Wednesday, November 10, 2010

From Beginning Prepper, to Fully-Stocked Retreat: What to Buy, and When, by Scott in Wisconsin

From JWR's site forwarded by my son.


Anonymous said...

Decent approach, I wanted to draw attention to part of his philosophy summarized by this quote:

"The key is to keep these six ingredients roughly in their proper proportion. Keep things balanced.
The guy with all food and no bullets is waiting to be robbed. The guy with all silver and no food will not like the price a starving man has to pay for a loaf of bread. The guy with all wheat and no beans will struggle with malnutrition."

I find it slightly humorous that he doesnt reference the survivalist who has a much higher ratio of ammunition to any other supplies. If you cannot see why that is a preferred position to be in, then you are being naive. There will surely be some who fall into this category. You might be one of them. I know I am. I like to think of ammunition as the king of all currency.

Jimmy the Saint said...

Seems like he leaves out another key bit of equipment: tools and repair manuals. Gonna have to be able to fix your own stuff when it breaks.

Anonymous said...

In concept, he's right on as it relates to setting and reaching smaller goals before attempting larger ones. I also like how he covered so many different areas of preparation. While I disagree with some of his preferences, overall he offers some good suggestions.

However, I am one who doesn't like to pull all my eggs in one basket. I have no intention of seeing a repeat of Masada.

Given the total weight of the supplies at the 10,000 level would be nearly impossible to move in a hurry, those who are forced to flee will abandon 90% of more of their supplies. What a waste.

I would think it better to split these supplies among two or more different locations. If that is not possible, know when "enough is enough". Alternatively, consider investing in a cargo van which can transport the majority of your supplies without leaving much behind.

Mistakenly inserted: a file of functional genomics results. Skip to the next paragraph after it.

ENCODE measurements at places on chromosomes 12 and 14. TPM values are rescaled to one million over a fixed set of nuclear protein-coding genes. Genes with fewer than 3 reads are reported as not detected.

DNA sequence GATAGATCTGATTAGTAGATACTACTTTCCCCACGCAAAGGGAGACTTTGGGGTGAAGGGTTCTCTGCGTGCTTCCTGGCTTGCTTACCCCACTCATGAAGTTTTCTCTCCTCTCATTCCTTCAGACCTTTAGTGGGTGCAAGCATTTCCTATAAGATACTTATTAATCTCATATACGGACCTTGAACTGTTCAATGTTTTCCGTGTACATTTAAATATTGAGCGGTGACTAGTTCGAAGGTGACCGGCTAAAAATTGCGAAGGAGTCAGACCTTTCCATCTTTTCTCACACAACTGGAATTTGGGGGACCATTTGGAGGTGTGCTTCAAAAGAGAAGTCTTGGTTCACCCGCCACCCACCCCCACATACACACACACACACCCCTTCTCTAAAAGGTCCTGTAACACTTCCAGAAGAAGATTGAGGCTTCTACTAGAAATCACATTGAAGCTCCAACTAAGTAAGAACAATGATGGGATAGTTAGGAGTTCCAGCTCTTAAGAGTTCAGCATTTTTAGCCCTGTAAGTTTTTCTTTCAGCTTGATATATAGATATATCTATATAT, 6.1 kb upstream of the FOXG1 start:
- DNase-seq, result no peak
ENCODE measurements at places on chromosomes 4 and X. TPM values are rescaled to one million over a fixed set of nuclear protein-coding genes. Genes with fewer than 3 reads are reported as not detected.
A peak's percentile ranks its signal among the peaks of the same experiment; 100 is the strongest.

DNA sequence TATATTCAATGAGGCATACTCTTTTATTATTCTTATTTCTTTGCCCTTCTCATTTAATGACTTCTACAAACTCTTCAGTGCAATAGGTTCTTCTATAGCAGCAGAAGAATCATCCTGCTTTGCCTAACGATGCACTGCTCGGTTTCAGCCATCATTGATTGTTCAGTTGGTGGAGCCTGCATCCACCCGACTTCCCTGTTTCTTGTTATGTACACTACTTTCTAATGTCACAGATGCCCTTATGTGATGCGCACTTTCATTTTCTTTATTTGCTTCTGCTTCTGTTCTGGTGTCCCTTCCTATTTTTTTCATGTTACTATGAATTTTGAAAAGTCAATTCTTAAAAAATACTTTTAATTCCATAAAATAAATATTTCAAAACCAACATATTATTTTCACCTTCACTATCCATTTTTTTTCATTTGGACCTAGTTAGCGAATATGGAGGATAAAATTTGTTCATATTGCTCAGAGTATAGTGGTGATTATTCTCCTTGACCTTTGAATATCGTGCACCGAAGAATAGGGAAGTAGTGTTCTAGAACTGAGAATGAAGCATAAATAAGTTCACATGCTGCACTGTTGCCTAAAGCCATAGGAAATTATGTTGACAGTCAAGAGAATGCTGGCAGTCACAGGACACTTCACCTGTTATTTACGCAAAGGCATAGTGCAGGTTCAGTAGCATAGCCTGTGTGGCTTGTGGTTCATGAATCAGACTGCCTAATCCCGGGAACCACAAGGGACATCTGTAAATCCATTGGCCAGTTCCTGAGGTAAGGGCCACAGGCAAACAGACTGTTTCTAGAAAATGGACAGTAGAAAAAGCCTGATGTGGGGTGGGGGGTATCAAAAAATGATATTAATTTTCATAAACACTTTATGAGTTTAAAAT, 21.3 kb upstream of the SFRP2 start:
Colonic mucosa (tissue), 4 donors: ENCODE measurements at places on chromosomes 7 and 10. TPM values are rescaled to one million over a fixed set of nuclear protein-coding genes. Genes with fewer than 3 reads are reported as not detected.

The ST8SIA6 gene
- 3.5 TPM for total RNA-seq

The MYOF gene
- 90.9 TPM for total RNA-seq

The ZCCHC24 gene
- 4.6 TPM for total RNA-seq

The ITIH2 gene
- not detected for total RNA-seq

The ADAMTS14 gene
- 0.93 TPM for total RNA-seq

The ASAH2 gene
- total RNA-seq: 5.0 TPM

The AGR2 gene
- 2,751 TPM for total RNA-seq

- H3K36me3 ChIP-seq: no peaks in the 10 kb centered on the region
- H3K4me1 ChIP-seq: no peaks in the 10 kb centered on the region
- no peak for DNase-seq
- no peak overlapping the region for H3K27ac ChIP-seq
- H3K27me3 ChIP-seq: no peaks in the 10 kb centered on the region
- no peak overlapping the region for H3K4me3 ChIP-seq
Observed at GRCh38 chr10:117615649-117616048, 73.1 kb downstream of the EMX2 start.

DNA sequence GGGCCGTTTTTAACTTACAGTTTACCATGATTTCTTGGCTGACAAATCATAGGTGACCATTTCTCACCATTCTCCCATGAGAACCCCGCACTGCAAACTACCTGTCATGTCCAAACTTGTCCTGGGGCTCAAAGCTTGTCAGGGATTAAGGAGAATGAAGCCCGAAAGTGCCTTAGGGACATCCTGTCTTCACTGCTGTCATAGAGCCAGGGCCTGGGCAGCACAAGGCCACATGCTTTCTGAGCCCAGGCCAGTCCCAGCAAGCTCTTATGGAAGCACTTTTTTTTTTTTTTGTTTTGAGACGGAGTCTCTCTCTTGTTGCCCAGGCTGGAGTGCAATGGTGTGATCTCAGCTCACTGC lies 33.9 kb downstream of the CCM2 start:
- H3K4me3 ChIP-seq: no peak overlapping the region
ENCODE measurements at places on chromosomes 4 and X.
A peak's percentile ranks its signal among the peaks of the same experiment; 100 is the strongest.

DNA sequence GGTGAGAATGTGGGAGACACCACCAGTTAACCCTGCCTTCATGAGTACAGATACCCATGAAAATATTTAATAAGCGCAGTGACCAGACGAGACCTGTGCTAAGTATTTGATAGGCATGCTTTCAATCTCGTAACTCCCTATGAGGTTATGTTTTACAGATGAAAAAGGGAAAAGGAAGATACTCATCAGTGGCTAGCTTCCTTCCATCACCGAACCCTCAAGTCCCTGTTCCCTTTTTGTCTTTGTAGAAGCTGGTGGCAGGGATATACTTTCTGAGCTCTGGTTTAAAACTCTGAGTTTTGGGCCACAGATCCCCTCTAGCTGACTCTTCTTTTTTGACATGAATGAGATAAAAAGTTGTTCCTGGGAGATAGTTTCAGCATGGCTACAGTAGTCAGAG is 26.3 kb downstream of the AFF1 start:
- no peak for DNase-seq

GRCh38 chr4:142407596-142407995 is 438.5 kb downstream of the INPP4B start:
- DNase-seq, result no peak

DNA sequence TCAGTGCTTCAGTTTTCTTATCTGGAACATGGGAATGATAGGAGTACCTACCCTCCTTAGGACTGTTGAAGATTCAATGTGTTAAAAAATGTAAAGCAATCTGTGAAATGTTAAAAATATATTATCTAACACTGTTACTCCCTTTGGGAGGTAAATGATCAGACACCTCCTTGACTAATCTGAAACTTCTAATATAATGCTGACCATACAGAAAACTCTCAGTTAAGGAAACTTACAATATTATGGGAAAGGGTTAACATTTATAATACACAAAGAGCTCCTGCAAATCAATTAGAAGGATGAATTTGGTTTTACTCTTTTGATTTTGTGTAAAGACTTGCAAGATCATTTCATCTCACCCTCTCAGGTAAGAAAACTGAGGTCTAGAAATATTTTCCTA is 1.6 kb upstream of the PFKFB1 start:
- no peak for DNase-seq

KL said...

I thought the article was pretty good, although one major thing stood out: He advocates on SEED grain (his emphasis). My local co-op's seed grain is treated or not based on what the grain is. I had to buy my wheat uncleaned and do that myself. Had I not asked before I bought, those chemicals would be silent killers in short order. ALWAYS ask before you buy.

EJR914 said...

Where do I get the storage space for the 10,000 level? haha

Anonymous said...

I prefer to store mostly beans, and a little rice for variety, along with the wheat. As I pointed out a few days ago, rice has only three grams of protein per serving and no fiber. Beans, split peas, and lentils, on the other hand, have from two to four times as much protein, and from six to fourteen grams of fiber.

Dakota said...

KL's point is correct about the seed wheat. Unless you are going to plant wheat and grow it, stick to the milling grain. Some seed wheat is now a "hybrid" variety which means that the grain is sterile and cannot be planted to raise wheat again. This is a terrible thing to have.

Most elevators will clean wheat or any grain for a small fee if you so is a good idea. I have a homemade cleaner made of a heavy window screen material that works good for getting the fines and weed seeds out before grinding flour.

Another good product for storing wheat is "diatomaceous earth", which a teaspoonful or 2 in a 6 gallon bucket will kill off any bugs that try to invade. It has a host of other uses also like killing ticks, fleas, bedbugs etc. and is pallatable for humans for parasites also. If you google it there are a host of uses for it and a 50# bag runs about $28.

Whatever you do in your preparations, do it now!!!

Anonymous said...

Regarding Anonymous @ November 10, 2010 9:30 AM and his ammo philosophy....I prefer storing .22lr. It's inexpensive (relatively), easily handled, and nearly EVERY household has a 22.


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